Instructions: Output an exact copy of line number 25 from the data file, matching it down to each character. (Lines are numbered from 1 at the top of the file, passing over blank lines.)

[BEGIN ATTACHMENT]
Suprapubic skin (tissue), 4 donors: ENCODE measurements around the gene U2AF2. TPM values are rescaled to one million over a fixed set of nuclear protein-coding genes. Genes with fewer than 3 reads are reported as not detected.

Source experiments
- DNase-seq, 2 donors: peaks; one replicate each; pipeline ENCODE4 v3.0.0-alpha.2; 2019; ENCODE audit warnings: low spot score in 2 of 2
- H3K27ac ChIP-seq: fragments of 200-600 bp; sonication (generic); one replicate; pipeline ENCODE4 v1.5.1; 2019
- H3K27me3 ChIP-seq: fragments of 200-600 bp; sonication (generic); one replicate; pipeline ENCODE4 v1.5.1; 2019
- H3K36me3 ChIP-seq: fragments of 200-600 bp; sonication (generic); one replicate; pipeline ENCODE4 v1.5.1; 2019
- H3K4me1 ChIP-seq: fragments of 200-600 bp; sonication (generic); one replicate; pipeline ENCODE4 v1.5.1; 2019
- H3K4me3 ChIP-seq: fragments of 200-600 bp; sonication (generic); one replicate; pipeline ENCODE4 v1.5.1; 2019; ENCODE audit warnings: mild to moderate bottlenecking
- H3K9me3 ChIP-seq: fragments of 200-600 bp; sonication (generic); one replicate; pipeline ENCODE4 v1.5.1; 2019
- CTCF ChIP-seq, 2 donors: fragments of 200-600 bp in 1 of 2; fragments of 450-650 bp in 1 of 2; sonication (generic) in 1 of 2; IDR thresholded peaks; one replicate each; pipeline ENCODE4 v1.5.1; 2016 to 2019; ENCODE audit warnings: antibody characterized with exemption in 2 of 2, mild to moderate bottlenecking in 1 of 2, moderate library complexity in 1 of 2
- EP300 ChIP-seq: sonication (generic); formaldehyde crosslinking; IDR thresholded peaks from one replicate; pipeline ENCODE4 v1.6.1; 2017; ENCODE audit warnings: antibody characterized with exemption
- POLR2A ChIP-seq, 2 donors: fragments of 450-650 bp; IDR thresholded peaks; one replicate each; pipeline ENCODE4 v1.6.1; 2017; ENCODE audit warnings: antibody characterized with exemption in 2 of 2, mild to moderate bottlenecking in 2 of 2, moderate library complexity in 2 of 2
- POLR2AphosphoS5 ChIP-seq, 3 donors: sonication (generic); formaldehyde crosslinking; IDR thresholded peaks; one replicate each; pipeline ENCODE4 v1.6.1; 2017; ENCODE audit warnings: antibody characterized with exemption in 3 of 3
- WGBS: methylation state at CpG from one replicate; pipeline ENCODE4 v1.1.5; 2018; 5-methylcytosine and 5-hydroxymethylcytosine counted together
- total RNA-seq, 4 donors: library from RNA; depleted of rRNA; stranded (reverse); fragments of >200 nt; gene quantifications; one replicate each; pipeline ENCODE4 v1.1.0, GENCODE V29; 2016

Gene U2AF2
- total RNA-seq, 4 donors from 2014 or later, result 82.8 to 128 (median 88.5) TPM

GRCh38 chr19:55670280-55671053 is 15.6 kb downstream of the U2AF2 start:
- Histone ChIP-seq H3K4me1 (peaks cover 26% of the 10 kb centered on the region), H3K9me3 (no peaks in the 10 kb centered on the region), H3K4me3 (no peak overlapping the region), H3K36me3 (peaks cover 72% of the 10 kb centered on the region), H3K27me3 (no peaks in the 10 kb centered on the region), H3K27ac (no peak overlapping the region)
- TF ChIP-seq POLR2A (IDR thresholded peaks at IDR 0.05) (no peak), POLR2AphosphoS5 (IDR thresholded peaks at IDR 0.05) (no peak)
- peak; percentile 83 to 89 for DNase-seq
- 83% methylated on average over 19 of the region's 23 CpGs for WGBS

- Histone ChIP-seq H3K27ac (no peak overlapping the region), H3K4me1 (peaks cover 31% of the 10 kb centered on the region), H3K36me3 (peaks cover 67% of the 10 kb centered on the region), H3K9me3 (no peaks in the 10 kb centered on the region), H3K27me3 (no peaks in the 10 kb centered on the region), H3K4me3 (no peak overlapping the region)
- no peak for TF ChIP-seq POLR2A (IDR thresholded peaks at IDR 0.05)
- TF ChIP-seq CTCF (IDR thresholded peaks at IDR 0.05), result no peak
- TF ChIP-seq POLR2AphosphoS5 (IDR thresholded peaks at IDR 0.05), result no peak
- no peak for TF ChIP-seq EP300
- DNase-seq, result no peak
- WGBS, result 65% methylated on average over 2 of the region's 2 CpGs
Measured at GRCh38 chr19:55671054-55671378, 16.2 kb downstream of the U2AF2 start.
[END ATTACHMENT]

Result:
- TF ChIP-seq CTCF (IDR thresholded peaks at IDR 0.05), result no peak